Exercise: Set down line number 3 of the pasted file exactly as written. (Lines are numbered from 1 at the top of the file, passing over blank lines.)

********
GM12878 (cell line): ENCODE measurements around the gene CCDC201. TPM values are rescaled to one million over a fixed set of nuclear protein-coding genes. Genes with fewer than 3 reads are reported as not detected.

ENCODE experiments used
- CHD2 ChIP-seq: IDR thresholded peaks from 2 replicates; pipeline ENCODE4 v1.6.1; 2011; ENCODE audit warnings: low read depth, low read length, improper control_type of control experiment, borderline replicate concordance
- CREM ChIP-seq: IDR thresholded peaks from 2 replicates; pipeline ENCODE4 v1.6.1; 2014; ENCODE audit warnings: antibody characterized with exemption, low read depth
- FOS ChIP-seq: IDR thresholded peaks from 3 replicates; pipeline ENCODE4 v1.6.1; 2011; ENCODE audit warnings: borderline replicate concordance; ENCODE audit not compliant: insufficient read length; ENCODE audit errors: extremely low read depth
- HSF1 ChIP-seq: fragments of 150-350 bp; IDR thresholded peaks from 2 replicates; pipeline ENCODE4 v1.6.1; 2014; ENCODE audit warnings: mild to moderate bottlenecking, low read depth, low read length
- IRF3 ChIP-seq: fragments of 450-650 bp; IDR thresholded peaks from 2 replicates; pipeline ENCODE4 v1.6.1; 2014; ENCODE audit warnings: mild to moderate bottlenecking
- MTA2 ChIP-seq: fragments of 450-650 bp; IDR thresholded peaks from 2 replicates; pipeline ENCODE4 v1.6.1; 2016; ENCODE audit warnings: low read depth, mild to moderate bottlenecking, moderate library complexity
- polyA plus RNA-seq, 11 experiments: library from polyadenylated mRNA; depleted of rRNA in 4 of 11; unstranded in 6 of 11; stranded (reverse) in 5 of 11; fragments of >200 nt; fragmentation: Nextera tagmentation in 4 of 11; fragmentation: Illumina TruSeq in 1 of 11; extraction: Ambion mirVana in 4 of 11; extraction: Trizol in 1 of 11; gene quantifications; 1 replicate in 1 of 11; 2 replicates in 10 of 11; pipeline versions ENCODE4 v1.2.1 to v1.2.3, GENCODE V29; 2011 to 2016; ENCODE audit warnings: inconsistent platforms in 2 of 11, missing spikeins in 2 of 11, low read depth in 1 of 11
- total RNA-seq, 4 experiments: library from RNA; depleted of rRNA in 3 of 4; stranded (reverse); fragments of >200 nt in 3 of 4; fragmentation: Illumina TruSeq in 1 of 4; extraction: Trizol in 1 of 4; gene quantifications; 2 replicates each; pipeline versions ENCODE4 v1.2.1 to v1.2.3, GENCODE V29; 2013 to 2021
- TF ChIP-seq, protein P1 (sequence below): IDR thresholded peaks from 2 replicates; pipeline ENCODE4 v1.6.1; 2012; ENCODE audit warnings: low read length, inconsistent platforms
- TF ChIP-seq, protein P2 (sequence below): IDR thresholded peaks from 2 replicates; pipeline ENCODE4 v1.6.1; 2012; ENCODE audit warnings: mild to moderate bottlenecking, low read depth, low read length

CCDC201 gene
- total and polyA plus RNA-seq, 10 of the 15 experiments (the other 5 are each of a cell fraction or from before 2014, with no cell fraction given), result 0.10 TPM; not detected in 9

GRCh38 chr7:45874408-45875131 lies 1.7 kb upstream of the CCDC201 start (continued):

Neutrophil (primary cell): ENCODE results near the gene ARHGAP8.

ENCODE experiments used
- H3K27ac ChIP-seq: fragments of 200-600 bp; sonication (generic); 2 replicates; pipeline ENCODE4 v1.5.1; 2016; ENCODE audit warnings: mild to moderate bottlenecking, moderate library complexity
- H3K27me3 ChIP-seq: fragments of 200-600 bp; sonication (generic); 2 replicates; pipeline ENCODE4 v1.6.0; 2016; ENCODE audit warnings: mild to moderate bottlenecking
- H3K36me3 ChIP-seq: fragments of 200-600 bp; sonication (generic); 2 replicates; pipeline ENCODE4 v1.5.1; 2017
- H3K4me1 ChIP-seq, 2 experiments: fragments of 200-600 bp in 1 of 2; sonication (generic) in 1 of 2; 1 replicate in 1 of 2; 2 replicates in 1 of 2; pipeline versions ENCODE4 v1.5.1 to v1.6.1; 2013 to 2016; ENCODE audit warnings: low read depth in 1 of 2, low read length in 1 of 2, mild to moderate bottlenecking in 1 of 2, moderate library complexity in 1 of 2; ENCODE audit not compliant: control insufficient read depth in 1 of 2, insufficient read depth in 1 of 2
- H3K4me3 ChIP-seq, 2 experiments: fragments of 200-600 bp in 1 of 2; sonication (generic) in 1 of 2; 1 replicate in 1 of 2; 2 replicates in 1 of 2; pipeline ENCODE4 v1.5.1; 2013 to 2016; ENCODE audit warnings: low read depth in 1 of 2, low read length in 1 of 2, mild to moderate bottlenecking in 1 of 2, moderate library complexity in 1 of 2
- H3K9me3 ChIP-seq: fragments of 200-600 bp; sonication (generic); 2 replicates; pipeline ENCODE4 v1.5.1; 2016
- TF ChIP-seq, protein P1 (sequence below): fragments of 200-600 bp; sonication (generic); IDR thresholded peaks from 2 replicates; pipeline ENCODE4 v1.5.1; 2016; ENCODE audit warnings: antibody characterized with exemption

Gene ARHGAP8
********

- CHD2 ChIP-seq: IDR thresholded peaks from 2 replicates; pipeline ENCODE4 v1.6.1; 2011; ENCODE audit warnings: low read depth, low read length, improper control_type of control experiment, borderline replicate concordance